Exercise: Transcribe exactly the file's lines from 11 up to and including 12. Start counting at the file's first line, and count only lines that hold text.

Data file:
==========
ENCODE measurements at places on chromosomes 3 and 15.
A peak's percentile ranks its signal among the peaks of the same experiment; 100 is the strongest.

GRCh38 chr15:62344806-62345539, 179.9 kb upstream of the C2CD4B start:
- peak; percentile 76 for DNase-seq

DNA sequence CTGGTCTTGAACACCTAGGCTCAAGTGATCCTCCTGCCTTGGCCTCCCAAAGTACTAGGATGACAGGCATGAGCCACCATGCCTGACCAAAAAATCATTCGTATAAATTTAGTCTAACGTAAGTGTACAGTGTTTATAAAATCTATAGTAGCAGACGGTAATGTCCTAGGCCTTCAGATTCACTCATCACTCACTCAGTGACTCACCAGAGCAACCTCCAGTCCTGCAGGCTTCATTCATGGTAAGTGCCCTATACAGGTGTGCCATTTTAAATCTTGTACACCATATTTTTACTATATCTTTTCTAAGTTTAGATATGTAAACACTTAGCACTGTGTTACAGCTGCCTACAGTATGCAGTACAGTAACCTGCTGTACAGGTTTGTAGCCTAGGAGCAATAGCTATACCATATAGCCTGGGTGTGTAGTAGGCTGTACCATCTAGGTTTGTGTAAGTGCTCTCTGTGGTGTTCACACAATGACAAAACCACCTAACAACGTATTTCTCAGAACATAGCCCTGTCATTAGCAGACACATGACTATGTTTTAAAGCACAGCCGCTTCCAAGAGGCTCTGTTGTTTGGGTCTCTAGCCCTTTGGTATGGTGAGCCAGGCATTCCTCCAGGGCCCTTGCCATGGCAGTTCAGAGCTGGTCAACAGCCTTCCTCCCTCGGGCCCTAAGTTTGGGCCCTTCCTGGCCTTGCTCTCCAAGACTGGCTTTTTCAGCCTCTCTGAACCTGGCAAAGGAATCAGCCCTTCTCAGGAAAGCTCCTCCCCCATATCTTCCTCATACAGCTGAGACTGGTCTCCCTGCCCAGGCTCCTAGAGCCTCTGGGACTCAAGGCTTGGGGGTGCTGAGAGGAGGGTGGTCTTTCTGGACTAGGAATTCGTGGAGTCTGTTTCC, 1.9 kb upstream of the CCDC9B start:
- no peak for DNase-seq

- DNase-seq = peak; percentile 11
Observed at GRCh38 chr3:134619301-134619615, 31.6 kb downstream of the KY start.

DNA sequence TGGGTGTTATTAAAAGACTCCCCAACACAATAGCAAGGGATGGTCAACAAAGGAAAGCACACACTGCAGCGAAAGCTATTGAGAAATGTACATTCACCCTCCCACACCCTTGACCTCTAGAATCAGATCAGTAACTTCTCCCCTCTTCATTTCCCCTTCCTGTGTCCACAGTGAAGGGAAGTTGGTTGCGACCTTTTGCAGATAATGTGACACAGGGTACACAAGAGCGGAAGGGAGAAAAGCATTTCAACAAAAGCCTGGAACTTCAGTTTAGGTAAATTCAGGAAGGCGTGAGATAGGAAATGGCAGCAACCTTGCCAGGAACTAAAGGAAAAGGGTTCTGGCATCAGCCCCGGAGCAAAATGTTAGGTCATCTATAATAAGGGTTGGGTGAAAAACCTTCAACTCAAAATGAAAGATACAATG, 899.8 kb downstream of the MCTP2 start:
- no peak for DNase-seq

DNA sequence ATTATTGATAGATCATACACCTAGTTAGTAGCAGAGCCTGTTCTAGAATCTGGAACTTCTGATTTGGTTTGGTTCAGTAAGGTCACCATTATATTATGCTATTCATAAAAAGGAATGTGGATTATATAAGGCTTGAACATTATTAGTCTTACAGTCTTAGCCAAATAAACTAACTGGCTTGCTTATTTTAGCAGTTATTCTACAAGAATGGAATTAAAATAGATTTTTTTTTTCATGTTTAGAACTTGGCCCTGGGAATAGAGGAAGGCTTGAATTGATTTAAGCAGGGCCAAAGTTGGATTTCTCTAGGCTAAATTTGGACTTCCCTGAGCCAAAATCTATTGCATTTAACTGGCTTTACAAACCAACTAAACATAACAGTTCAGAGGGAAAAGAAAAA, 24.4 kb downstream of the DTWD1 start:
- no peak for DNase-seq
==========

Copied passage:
DNA sequence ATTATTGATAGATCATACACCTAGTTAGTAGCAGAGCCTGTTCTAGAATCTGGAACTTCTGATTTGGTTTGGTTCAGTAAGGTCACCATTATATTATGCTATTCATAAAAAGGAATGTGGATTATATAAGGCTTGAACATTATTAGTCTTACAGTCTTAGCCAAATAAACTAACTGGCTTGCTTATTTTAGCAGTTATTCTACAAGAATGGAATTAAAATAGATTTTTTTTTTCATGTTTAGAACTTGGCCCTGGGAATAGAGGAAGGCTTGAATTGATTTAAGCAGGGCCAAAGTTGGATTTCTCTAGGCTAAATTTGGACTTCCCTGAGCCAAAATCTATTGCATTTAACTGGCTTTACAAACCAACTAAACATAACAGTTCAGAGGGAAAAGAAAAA, 24.4 kb downstream of the DTWD1 start:
- no peak for DNase-seq